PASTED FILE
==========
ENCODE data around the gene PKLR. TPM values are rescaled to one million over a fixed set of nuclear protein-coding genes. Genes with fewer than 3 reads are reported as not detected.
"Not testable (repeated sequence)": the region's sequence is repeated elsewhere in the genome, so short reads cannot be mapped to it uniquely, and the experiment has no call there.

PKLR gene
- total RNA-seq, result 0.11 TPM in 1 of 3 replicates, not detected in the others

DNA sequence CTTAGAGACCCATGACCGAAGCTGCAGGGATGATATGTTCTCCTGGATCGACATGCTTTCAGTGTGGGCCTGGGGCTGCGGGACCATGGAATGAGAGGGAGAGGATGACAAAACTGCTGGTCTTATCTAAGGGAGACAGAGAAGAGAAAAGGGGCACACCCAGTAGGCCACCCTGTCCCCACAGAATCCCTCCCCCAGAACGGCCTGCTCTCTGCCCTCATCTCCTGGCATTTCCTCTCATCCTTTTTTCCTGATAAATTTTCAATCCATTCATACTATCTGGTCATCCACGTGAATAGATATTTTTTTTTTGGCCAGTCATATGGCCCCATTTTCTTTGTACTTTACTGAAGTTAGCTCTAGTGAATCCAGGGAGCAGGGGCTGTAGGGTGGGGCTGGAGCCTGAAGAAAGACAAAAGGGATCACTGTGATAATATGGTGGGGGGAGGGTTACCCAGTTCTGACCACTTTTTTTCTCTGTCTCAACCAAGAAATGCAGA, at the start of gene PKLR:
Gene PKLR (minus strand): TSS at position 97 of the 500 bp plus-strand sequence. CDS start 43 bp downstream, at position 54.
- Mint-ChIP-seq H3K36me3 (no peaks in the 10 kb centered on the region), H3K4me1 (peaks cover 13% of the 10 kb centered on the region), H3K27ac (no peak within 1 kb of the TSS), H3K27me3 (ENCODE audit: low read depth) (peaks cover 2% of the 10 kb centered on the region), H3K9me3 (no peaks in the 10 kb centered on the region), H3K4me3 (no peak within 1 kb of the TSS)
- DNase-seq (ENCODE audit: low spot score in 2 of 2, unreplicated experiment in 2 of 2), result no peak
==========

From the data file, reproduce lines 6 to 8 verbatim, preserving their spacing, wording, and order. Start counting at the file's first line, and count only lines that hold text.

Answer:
Gene PKLR (minus strand): TSS at position 97 of the 500 bp plus-strand sequence. CDS start 43 bp downstream, at position 54.
- Mint-ChIP-seq H3K36me3 (no peaks in the 10 kb centered on the region), H3K4me1 (peaks cover 13% of the 10 kb centered on the region), H3K27ac (no peak within 1 kb of the TSS), H3K27me3 (ENCODE audit: low read depth) (peaks cover 2% of the 10 kb centered on the region), H3K9me3 (no peaks in the 10 kb centered on the region), H3K4me3 (no peak within 1 kb of the TSS)
- DNase-seq (ENCODE audit: low spot score in 2 of 2, unreplicated experiment in 2 of 2), result no peak